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SECTION 2 Speed Considerations 2.1 Overview Although much is often assumed regarding the role of speed at intersections, little data exist that isolate the effects of speed on overall intersection performance (safety, operations, and ability to serve all modes). Speed is a product of many roadway and intersection features and, in turn, speed affects the performance of roadway facilities and the quality of adjacent environments. Speed reduction does not necessarily guarantee safety, nor does it guarantee operational or environmental benefits. Rather, the specific conditions of an intersection must be considered to determine what speeds are desirable for that particular location and environment. Speed may be deemed "excessive" when drivers do not have sufficient time to react to and safely navigate around interruptions in the flow of traffic or adapt their operations to the cur- rent conditions at an intersection. Excessive speeds generally result when environmental and operational elements are incompatible, sending motorists a mixed message about appropriate behavior. Excessive speed may result when a driver misinterprets the tasks needed to operate safely. In some cases, excessive speed may be a deliberate result of driver attitude, risk assessment, and behavior. The conditions at an intersection may require an operating speed that is slower than required by the conditions of the adjacent roadway segments. Defining the intersection influence area and the transition area is necessary to identify the area within which speed reduc- tion treatments are needed. This section focuses on the role of speed in an intersection environment and discusses the ways in which speed affects intersection performance and the adjacent environment. It details ways in which speed is affected by roadway design and elements of the adjacent environment. This sec- tion also highlights some physical conditions and user characteristics that may make an inter- section particularly sensitive to speed. The considerations presented in this section may help practitioners understand concerns related to speed. The following discussion outlines an approach to consider the operational qual- ities of a specific location and factors a user may wish to consider when investigating intersec- tion operations and design. 2.2 Intersection/Segment Relationship Defining the influence area of an intersection is fundamentally necessary to differentiate between reducing speeds on the segment rather than the intersection proper. The Guidelines focus on speed reduction treatments within an intersection's geometric and operational influ- 5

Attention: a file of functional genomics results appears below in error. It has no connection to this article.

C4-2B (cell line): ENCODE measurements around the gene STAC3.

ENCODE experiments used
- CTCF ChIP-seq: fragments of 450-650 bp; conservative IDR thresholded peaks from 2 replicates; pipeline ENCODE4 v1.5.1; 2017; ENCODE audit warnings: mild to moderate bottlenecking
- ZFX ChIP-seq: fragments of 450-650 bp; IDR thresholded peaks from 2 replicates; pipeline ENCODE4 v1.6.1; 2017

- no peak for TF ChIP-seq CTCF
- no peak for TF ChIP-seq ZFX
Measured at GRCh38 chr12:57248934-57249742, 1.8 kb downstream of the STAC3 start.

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6 Guidelines for Selection of Speed Reduction Treatments at High-Speed Intersections ence areas and do not specifically address speed reduction in roadway segments. This report defines an intersection by geometric and operational influence area as follows: Geometric--The location where the typical section of the roadway segment is modified to cre- ate the intersection features. These modifications include tapers for adding or dropping lanes approaching and departing from the intersection. Operational--The area that is influenced by traffic operations, including queuing, lane chang- ing, merging, and vehicle acceleration/deceleration capabilities. This operational influence area could be independent of the geometric influence area and can change by time of day, sea- son, or other conditions. Speed transition needs should be considered between a roadway segment and the intersection influence area to allow drivers the opportunity to react to changing conditions and adjust their speed accordingly. This could potentially include a change in the roadway cross section (i.e., adding curbs and landscaping or via a "gateway" treatment) or simply providing adequate sight distance from the upstream segment to the intersection's geometric or operational influence area. The length needed for the transition area will vary depending on the total desired speed reduction and the operating speeds in upstream segments. Exhibit 2-1 schematically depicts the roadway segment and intersection speed relationships. In some cases, the design speeds of the adjacent roadway segments are appropriate for an intersection. In other cases, the intersection characteristics and driver workload vary and a reduced speed may be desirable. The need for speed reduction at intersections can be considered in the following general conditions: The posted speed of the segment is higher than the desired speed of the intersection approach (e.g., the intersection approach is stop controlled, or a transition from a rural to a more urban- ized environment occurs at the intersection). The posted speed of the segment is the same as the desired speed of the intersection approach; however, drivers exceed the posted speeds. The posted and operating speeds at the segment and intersection are reasonable. However, potential conflicts at the intersection (e.g., diverging or merging maneuvers, crossing traffic, or queues) require drivers to be especially alert to the need to respond to these potential conflicts. Stop-controlled intersection approaches will fall under the first condition, while uncontrolled and yield-controlled approaches may fall under any of these conditions. A stop-controlled condition requires operations that are independent of the roadway design speed (i.e., a tangent intersection Exhibit 2-1. Roadway segment and intersection speed relationships.